What I do get sometimes is that annoying three-beep series that lets me know that either I forgot to dial the area code first or the number I'm trying to reach is disconnected. The beeps are really loud, and they irritate me.

bagley79
Post 5

It has been a slow transition for my mom to use a cell phone. She has never enjoyed talking on the phone, and she has never really embraced the idea of carrying a cell phone with her.

We have finally convinced her to keep one in the car so she will have a phone to use in case of an emergency when she is traveling.

One thing that has helped her make the transition to using a cell phone is the type of phone we found for her.

When we were able to find a very simple cell phone that had large keypads, a very simple design and a dial tone, she felt much better about it.

All she has to do is open the phone, wait to hear the dial tone, punch the number and push send. Without all of the extra features that were confusing her, she is more apt to use it.

There was also something about the sound of the dial tone on the cell phone that made it much more appealing to her.

myharley
Post 4

@andee - Yes, I remember the days of using a switchboard operator. We had a party line when I was growing up, and could easily pick up the phone and listen in on other conversations.

The telephone tones you hear are so automatic, that I never stop and think about them. Most people who still have a land line phone also have call waiting.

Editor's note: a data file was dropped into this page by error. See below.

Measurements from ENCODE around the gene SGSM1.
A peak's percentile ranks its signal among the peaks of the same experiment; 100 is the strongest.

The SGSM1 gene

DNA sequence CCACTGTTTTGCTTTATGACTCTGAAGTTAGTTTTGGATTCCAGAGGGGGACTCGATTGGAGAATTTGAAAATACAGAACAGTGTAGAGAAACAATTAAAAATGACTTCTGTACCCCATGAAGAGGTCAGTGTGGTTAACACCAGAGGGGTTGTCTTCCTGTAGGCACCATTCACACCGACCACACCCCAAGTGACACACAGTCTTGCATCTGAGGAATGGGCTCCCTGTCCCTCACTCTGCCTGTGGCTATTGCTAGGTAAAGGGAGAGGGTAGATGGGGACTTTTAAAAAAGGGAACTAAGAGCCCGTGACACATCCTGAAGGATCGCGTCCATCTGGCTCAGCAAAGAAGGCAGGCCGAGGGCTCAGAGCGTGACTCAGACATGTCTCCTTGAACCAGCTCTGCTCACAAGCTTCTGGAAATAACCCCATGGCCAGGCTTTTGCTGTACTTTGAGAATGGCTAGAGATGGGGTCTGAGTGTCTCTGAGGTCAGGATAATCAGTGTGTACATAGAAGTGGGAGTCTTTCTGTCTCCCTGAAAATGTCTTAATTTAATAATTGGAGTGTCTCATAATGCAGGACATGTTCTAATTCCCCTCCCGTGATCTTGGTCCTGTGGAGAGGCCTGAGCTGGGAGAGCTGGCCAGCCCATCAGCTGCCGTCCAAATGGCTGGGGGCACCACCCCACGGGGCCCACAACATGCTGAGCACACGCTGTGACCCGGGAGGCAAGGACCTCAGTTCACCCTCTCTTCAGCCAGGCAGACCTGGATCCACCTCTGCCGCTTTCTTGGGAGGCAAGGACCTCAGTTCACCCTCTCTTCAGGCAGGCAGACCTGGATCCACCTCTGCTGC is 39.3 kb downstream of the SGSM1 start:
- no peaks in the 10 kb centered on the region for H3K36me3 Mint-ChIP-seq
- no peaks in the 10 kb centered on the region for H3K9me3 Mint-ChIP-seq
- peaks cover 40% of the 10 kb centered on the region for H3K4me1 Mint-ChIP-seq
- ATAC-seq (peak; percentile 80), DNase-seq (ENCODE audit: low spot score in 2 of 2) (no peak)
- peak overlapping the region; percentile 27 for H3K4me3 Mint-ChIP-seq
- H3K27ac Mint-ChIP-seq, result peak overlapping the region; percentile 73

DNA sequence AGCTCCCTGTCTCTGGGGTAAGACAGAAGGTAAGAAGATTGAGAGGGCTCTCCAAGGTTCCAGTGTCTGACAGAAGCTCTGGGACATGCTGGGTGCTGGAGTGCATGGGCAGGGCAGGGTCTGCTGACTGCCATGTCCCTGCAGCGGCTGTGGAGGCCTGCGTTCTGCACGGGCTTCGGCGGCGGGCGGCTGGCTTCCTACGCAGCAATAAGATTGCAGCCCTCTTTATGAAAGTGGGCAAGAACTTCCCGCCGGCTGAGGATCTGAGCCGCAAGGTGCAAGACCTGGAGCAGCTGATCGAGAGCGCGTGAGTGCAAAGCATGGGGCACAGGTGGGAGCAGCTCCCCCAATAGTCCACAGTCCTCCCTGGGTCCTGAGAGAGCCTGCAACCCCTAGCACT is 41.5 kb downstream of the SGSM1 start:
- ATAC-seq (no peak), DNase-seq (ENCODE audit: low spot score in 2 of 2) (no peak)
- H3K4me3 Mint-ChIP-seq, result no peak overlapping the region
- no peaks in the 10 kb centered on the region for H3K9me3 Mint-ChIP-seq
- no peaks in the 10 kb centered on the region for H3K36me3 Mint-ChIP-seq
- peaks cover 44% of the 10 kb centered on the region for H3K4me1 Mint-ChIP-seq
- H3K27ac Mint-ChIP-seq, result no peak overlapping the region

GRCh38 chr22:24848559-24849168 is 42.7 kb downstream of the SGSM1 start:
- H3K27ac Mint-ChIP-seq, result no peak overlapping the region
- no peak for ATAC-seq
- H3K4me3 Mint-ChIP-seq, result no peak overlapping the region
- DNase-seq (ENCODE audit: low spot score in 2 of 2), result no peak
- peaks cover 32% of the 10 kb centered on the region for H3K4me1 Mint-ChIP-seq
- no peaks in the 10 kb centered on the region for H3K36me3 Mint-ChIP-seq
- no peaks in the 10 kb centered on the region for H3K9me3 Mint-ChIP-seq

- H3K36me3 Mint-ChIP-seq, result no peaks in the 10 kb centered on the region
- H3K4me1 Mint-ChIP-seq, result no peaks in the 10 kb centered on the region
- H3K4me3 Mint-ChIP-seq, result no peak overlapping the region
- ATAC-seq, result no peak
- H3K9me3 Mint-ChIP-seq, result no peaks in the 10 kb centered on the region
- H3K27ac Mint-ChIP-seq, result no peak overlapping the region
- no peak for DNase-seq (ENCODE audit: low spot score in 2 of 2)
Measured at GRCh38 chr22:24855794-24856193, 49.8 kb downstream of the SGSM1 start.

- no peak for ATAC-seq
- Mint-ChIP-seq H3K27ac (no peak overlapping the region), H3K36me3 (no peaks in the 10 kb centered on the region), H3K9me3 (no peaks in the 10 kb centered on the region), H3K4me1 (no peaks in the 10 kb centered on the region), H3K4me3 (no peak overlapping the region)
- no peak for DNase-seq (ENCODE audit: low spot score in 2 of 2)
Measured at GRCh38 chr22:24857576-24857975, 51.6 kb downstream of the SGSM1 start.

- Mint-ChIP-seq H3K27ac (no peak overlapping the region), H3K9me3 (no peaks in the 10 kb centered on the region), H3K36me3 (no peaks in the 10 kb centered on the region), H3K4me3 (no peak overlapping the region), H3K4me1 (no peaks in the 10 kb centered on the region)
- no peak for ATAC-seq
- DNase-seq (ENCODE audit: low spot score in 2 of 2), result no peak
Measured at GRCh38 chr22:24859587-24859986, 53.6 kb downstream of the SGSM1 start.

It has been a long time since I have heard the busy signal tone on a phone. None of our adult kids even own a land line phone.

I wouldn't be surprised if our grand kids have never even heard what a dial tone sounds like.

andee
Post 3

During all these years that I have been using a cell phone, I have never once thought about the fact that there is no dial tone.

Now that I think about the reasons why, it makes perfect sense.

We still have a land line phone, and I automatically wait to hear the dial tone before making a call.

If I pick up the phone and hear no dial tone, I immediately know there is problem with the line.

I know I am dating myself here, but I also remember the days before dial tone when we had to use a switchboard operator to make our phone calls.

It makes me wonder how many other changes I will see in the phone industry in the coming years.

anon131582
Post 2

The pitches used are A and F, but you have the frequencies of them backward. A=440Hz and F=350Hz.

anon46433
Post 1

Wow, now you can get dial tone on any cell phone, a first, and for me, as an international traveler, this new technology works from anywhere in the world to anywhere in the world for a fraction of traditional cellular calls.